Many parents and other family members often provide a huge amount of care for a child living with additional and complex care needs. In order to provide some “normality” to the family, a care regime is often put in place to ease some of the burden and allow parents to remain parents to their special loved ones. The care aspect is then met by employed care professionals, which if provided within the home, are often afforded with their own cares accommodation. In many cases this is a fundamental aspect of the design process and allows a carer to live-in either full or part time to support the family, but allows the family unit with the dignity and privacy that they deserve.
A sensory room can be included in the design of the home and can have major benefits that help a child with sensory issues. A room or a sensory space can be designed to meet the individual needs of a child, allowing access to this therapy in the comfort of their own home.
On many of our inclusive design projects, we are also often asked to include a sensory garden into the overall design, as they have numerous benefits for a person living with a brain injury, spinal injury, or neurological condition.
As well as flowers and plants, stimulating interactive equipment such as a trampoline with a hoist or a hot tub can stimulate a person’s senses and be particularly beneficial for a child living with a disability.
Having safe and accessible space outside of the home is extremely important for a child and their family that are more likely to spend significant periods of time at home. A good outside space can on warmer days be an additional room to the home.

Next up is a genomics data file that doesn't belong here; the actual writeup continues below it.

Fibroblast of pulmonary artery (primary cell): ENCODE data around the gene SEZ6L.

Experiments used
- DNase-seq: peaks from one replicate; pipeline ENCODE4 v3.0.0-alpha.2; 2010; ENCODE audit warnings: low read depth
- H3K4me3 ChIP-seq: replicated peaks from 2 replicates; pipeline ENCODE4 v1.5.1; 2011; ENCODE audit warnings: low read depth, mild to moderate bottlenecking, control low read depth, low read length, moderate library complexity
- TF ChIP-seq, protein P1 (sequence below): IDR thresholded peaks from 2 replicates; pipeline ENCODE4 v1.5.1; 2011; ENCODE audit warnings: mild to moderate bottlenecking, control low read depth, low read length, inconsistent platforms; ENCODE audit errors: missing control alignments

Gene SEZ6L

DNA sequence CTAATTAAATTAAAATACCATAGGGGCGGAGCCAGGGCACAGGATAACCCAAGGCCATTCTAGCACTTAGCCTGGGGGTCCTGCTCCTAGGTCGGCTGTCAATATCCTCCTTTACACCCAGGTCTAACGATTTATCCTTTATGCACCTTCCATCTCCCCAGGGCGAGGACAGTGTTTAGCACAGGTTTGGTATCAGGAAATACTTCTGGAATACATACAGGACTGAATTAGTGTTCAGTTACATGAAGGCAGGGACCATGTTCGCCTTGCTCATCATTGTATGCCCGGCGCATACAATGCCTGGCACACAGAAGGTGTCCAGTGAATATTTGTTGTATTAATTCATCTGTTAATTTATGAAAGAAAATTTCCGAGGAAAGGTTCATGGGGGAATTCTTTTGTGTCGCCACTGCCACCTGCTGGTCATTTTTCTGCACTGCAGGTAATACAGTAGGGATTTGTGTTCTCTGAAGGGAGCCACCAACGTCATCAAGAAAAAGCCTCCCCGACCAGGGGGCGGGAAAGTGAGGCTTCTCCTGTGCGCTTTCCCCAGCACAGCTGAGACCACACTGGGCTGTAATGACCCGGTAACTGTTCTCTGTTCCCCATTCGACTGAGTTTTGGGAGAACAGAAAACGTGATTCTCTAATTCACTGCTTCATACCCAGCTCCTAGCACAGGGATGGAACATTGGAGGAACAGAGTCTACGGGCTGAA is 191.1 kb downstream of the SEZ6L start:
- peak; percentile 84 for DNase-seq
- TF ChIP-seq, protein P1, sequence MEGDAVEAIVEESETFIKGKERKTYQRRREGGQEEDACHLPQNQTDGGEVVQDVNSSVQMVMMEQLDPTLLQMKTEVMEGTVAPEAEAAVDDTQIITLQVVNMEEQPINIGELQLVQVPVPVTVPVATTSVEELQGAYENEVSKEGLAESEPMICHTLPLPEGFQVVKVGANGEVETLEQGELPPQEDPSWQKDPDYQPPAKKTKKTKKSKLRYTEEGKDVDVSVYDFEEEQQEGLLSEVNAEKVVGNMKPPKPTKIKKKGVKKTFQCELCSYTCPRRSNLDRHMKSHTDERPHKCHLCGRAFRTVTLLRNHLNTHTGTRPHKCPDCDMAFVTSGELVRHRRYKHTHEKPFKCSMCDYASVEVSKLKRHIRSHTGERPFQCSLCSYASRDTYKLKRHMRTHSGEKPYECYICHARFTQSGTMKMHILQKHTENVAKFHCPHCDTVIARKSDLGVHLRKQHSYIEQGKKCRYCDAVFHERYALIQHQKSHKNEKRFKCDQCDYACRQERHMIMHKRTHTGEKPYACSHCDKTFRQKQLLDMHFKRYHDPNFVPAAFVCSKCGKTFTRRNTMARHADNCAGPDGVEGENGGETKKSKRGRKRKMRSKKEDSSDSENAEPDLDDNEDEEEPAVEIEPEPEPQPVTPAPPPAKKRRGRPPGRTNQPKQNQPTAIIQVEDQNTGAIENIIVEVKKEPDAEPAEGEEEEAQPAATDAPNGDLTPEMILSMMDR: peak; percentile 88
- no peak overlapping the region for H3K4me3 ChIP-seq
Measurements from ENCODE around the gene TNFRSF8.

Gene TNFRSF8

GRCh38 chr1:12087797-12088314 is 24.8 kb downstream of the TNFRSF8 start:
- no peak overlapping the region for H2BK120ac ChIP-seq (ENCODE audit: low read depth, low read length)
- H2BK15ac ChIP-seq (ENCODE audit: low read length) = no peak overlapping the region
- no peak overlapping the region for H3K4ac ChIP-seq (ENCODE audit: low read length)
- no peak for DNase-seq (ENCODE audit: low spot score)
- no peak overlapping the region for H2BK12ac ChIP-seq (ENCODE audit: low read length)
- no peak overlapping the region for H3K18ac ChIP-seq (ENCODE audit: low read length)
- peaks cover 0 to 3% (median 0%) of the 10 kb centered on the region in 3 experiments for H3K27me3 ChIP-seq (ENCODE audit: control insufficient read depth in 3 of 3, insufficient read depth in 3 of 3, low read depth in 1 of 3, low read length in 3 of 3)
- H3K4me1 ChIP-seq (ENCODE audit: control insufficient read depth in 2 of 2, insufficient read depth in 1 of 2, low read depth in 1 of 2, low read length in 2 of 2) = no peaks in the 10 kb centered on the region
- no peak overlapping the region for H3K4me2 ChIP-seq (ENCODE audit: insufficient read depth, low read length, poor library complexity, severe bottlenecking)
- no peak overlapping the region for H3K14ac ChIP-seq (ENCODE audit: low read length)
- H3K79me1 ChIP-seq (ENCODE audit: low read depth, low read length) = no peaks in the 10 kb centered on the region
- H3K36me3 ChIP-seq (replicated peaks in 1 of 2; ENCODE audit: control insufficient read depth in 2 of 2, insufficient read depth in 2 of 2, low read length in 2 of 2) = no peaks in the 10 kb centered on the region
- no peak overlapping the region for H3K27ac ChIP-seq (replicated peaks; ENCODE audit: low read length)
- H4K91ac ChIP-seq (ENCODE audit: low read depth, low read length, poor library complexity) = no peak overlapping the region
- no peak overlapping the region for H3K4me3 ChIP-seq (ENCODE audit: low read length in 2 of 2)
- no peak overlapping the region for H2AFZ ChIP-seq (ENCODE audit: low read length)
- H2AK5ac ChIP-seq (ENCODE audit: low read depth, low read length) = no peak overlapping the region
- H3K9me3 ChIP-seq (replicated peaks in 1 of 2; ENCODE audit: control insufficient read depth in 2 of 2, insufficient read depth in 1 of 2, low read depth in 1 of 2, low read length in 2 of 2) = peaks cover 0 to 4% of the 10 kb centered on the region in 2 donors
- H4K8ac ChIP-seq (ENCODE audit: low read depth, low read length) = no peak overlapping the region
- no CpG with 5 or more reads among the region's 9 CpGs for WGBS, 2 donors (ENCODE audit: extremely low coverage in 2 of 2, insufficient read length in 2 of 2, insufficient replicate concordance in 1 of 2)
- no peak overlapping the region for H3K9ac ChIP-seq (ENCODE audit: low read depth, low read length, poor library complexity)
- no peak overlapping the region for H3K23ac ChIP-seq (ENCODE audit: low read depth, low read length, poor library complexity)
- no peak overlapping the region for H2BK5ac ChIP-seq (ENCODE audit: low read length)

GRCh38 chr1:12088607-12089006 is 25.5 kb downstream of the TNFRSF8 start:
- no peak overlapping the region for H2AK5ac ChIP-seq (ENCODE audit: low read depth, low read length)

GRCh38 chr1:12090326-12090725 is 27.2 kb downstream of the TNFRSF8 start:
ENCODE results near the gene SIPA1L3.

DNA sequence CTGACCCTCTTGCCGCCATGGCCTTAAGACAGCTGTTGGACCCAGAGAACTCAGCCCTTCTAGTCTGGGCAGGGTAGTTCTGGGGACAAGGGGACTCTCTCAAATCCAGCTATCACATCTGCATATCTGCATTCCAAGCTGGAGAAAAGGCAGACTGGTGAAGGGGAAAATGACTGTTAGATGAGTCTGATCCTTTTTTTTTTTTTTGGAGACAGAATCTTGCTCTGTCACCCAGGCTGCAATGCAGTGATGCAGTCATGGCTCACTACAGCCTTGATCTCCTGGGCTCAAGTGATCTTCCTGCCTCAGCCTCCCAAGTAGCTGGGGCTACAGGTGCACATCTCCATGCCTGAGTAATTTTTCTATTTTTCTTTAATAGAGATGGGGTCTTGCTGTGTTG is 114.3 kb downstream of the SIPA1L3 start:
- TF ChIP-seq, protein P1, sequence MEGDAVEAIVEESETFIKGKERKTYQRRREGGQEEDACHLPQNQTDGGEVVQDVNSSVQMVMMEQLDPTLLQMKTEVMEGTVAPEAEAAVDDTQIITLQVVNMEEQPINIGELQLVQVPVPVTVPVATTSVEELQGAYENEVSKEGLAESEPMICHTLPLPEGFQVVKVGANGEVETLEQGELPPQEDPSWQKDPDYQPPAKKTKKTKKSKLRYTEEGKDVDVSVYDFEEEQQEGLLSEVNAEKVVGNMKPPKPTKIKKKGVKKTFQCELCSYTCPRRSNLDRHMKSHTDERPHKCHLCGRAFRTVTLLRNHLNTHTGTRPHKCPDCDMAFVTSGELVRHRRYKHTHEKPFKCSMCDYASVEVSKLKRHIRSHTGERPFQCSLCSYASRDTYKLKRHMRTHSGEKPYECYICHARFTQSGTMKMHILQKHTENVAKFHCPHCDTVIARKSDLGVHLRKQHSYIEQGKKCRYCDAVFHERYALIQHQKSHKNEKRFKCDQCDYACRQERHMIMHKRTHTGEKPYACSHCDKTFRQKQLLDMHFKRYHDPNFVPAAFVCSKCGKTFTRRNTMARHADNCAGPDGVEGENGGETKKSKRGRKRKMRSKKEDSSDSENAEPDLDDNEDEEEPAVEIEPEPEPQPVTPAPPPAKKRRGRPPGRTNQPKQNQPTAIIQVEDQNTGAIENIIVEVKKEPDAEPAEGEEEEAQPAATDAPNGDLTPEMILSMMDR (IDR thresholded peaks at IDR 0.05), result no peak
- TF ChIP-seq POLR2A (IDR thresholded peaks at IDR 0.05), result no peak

The addition of a hydrotherapy pool in a home, can be used to complement a child’s rehabilitation and allow for aquatic based therapy to be carried out in the comfort of the child’s own home. The added benefit of a hydrotherapy pool in a family home, is that it can also be used recreationally by other members of the family.
For more information about Hydrotherapy pools, please see our previous article.
Medical equipment can often take up a lot of space, which is why we consider storage solutions when designing homes for people living with disabilities. Spaces throughout the home can be adapted to allow for the safe storage of medical supplies and equipment, whilst also ensuring it is readily accessible.
When designing a home for a child living with a disability, it is essential to consider the longevity of the home to ensure, where possible, that the child can live there for the rest of their lives, even if their condition deteriorates.
By equipping the home for future adaptations, such as additional hoists, ready made doorways which are obscured to provide an alternative future floor layout, a child can remain in their forever home, without the upheaval of sourcing an alternative property and relocating. On a home that meets most of the childs needs, it is often better to employ the motto of “improve – don’t move”.
In many builds, design thought on separate accommodation for parents to move into once the child has reached maturity is included to enable independent living with the security of family nearby.
Examples of homes that we have adapted for children:
For more information, contact us on
01484 960560 or email us +
Related News +